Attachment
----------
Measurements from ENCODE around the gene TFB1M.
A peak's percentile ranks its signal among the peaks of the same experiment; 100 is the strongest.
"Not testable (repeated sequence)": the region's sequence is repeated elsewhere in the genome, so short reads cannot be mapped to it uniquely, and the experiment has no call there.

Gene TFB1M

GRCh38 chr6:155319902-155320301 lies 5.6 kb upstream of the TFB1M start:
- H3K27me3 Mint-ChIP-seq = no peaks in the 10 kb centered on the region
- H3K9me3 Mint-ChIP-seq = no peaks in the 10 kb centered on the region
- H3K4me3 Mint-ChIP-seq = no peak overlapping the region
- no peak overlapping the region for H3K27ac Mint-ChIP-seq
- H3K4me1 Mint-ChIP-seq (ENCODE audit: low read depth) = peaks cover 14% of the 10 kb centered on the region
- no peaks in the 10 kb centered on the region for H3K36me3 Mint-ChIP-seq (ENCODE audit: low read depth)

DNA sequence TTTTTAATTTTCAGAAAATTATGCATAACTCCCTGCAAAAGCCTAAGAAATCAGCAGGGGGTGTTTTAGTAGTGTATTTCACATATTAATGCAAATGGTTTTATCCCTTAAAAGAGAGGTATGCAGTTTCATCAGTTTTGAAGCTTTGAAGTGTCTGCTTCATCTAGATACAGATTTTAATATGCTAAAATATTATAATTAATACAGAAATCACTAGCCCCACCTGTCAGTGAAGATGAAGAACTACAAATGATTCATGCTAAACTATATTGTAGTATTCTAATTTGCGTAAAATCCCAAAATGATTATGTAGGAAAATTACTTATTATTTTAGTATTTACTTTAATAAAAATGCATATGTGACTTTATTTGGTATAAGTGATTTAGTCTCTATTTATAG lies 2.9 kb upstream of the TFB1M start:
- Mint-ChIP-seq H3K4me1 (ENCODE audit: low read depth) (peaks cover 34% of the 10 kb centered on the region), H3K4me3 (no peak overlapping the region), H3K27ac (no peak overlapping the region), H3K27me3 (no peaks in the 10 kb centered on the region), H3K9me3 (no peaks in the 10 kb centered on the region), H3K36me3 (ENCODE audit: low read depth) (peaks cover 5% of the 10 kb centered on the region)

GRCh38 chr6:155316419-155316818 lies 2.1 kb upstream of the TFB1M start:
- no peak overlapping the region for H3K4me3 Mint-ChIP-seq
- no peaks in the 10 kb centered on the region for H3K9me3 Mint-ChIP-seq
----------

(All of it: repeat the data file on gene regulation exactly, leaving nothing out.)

Measurements from ENCODE around the gene TFB1M.
A peak's percentile ranks its signal among the peaks of the same experiment; 100 is the strongest.
"Not testable (repeated sequence)": the region's sequence is repeated elsewhere in the genome, so short reads cannot be mapped to it uniquely, and the experiment has no call there.

Gene TFB1M

GRCh38 chr6:155319902-155320301 lies 5.6 kb upstream of the TFB1M start:
- H3K27me3 Mint-ChIP-seq = no peaks in the 10 kb centered on the region
- H3K9me3 Mint-ChIP-seq = no peaks in the 10 kb centered on the region
- H3K4me3 Mint-ChIP-seq = no peak overlapping the region
- no peak overlapping the region for H3K27ac Mint-ChIP-seq
- H3K4me1 Mint-ChIP-seq (ENCODE audit: low read depth) = peaks cover 14% of the 10 kb centered on the region
- no peaks in the 10 kb centered on the region for H3K36me3 Mint-ChIP-seq (ENCODE audit: low read depth)

DNA sequence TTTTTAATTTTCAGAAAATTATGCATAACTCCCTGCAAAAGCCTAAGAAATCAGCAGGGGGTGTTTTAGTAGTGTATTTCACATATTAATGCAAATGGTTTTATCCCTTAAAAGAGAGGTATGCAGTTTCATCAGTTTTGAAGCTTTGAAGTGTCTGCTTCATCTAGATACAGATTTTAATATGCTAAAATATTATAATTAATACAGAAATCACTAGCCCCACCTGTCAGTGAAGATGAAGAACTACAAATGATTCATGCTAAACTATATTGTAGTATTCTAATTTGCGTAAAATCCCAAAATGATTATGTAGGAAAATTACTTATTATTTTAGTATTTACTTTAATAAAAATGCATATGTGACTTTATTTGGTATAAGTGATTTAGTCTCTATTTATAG lies 2.9 kb upstream of the TFB1M start:
- Mint-ChIP-seq H3K4me1 (ENCODE audit: low read depth) (peaks cover 34% of the 10 kb centered on the region), H3K4me3 (no peak overlapping the region), H3K27ac (no peak overlapping the region), H3K27me3 (no peaks in the 10 kb centered on the region), H3K9me3 (no peaks in the 10 kb centered on the region), H3K36me3 (ENCODE audit: low read depth) (peaks cover 5% of the 10 kb centered on the region)

GRCh38 chr6:155316419-155316818 lies 2.1 kb upstream of the TFB1M start:
- no peak overlapping the region for H3K4me3 Mint-ChIP-seq
- no peaks in the 10 kb centered on the region for H3K9me3 Mint-ChIP-seq